BenQ W1500 Projector – Warranty


The BenQ W1500 comes with a one year parts and labor warranty.  For projectors selling between $1000 and $2500, that’s worse than average.  One year is the minimum found on today’s projectors anywhere near this price range.

The lamp warranty is 500 hours or 180 days.  Not great, considering BenQ used to offer 90 days or 500 hours years ago, when their lamps were rated 2000/3000 hours.  It is typical in the industry, that lamp warranties haven’t been extended as much as lamp life.

I would estimate that about half of the projectors in the range have one year warranties, but several manufacturers do way better.


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Let’s look first, at the direct DLP competition, Optoma also offers one year, as does Acer.  Viewsonic though offers a three year parts and labor warranty.  Panasonic is at two years, but does have a limit on hours, that would shorten the warranty for heavy users.  Epsons multiple projectors in that range of prices offers up 2 years parts and labor, and the only rapid replacement program of any brand (for both years).  One of theirs has 3 years, and 3 of replacement.

I don’t like one year warranties, for fear that a warranty type problem in your second year of ownership, will probably be expensive without warranty.  By comparison, a failure in the 3rd year of operation has a silver lining – you just might be able to by a much better replacement, for far less.

3rd party warranty programs are pretty inexpensive.  I don’t have as high a confidence in them, in general as I do for manufacturer warranties, as I was aware of occasional issues, when I owned a large online projector sales company.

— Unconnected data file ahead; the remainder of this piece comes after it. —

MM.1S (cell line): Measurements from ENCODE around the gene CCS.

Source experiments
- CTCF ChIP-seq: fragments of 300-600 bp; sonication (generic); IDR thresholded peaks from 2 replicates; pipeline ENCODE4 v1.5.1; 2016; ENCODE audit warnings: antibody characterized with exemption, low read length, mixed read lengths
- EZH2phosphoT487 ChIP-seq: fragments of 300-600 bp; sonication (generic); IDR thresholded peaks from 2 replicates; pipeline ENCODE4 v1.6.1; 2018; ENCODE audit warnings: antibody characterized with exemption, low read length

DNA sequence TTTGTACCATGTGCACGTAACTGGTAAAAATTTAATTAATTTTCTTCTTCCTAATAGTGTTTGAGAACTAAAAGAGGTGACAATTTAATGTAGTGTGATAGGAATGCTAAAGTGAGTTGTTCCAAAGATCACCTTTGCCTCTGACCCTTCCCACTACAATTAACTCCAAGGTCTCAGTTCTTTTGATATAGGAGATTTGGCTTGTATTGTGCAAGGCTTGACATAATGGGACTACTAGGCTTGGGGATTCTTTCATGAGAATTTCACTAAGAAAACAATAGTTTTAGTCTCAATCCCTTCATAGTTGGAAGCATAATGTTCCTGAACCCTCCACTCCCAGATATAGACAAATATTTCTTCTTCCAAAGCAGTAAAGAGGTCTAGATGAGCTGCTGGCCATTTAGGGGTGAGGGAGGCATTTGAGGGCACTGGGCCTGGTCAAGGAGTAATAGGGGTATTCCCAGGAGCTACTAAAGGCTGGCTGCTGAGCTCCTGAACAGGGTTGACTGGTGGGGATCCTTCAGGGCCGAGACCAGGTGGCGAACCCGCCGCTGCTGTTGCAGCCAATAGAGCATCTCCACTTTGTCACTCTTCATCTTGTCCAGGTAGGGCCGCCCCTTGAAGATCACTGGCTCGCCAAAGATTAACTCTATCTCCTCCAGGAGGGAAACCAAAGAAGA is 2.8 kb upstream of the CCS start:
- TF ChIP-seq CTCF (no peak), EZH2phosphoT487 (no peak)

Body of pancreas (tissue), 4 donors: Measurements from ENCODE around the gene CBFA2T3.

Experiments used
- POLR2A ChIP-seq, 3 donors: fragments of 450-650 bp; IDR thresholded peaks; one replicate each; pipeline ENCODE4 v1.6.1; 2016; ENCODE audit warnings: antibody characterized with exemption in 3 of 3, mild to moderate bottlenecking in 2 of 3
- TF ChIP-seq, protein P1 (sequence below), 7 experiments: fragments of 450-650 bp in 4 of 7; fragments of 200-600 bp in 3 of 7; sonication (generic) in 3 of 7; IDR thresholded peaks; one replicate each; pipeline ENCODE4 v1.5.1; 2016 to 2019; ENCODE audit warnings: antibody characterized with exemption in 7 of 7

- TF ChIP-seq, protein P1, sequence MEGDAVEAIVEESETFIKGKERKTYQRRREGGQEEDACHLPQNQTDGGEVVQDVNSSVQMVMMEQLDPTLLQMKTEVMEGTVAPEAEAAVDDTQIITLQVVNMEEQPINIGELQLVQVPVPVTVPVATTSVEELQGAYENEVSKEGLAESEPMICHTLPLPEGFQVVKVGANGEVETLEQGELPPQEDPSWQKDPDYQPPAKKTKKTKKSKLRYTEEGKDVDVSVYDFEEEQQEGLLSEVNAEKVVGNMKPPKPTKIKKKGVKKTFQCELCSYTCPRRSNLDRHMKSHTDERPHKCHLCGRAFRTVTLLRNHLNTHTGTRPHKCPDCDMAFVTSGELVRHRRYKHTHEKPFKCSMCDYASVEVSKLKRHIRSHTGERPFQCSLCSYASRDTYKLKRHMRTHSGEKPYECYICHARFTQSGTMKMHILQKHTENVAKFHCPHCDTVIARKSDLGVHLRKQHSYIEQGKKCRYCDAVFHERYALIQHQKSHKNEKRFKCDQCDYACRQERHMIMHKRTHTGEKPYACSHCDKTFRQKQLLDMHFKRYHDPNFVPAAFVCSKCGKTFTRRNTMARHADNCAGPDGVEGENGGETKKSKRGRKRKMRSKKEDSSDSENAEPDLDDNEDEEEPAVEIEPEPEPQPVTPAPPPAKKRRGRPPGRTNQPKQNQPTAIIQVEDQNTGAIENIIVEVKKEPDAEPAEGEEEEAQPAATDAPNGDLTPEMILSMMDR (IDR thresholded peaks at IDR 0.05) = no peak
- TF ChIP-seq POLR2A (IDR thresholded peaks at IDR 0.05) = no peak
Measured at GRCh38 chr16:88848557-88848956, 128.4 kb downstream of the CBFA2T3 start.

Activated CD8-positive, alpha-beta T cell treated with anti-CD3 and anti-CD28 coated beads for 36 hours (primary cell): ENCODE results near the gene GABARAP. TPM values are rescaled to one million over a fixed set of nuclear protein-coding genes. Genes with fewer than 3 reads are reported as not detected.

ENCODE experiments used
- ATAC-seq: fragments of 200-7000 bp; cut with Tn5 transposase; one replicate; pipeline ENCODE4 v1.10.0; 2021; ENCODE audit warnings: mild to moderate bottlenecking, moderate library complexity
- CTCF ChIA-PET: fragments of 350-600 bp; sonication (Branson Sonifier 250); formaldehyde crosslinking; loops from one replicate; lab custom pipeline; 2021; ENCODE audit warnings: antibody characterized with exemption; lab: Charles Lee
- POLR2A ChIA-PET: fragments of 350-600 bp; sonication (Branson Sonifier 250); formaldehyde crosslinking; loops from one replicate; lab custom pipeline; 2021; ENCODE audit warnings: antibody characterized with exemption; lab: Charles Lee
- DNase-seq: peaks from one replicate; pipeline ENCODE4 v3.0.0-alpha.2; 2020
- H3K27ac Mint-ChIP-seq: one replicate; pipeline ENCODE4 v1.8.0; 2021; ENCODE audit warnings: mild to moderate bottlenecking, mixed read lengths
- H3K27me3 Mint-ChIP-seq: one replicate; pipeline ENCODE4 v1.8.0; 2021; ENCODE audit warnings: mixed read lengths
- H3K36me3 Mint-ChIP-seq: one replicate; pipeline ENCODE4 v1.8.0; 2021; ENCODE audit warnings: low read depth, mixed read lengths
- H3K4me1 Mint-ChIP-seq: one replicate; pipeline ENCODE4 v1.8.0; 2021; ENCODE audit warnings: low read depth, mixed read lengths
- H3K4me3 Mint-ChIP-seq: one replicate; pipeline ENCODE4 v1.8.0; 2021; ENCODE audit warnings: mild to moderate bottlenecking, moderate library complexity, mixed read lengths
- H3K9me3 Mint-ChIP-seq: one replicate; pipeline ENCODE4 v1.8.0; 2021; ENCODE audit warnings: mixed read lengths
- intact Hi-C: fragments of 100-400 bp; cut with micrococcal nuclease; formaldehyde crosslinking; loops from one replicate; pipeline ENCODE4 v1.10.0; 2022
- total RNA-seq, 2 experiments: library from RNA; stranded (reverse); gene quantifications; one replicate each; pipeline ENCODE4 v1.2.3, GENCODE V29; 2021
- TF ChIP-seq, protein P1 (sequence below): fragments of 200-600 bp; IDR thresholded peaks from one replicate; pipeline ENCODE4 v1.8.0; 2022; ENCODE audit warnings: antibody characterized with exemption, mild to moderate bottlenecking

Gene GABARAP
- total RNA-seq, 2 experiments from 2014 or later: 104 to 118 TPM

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News and Comments

  • mikesco

    A couple of notes: The North American Version does not include 3d Glasses, you must have got lucky Art…, Also if you attached anything to the audio out the built in speakers don’t work, so no attaching just a sub-woofer, unless there is a setting I couldn’t find. I think where the W1500 can offer more value than the W1070 is that I believe it can be both an entertainment projector and a business projector much easier than the W1070 with it’s refinements. Besides the Wireless dongle, and double the zoom range (which could be a huge deal), it offers things such as a backlit remote, a lens shift knob instead of the a screw head slot, all four legs are adjustable, and the extra speaker. All things that make it more versatile. Then a few extra bonuses as far as frame interpolation, more savable user modes and clarity control as well perhaps being a touch brighter. The extra zoom range for the lens even means that if you set it up towards zoomed out for a 16:9 screen you can manually zoom it in 1.35x and manually do an anamorphic stretch. So while I agree with Art that the W1070 is a much better value, and that this project should be a couple hundred dollars cheaper, it can actually be a better value for those who use its flexable potential.